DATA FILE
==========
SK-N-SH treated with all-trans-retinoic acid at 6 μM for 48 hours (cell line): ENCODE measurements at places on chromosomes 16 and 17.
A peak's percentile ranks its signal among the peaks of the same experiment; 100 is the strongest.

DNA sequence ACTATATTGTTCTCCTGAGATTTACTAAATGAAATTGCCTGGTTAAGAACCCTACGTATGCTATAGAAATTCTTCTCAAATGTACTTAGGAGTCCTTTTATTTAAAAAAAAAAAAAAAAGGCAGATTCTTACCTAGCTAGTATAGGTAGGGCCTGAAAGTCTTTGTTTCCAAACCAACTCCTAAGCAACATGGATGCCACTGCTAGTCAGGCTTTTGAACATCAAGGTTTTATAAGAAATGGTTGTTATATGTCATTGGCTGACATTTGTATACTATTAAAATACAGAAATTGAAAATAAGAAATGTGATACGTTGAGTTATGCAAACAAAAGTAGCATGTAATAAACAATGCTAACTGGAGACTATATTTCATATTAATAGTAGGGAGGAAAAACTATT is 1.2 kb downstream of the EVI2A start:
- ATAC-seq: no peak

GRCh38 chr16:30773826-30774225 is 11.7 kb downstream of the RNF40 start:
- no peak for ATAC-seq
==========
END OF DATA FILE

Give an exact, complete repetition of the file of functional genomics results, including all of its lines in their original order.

SK-N-SH treated with all-trans-retinoic acid at 6 μM for 48 hours (cell line): ENCODE measurements at places on chromosomes 16 and 17.
A peak's percentile ranks its signal among the peaks of the same experiment; 100 is the strongest.

DNA sequence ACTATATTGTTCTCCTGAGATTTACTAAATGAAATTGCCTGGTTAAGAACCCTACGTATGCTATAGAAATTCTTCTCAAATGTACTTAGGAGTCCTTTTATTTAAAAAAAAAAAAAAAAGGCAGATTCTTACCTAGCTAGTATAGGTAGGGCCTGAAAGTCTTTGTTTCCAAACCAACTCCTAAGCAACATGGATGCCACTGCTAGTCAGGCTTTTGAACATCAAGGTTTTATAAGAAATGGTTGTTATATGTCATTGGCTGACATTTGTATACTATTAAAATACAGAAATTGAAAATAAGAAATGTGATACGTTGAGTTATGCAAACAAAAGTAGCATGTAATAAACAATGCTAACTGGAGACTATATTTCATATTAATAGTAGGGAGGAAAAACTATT is 1.2 kb downstream of the EVI2A start:
- ATAC-seq: no peak

GRCh38 chr16:30773826-30774225 is 11.7 kb downstream of the RNF40 start:
- no peak for ATAC-seq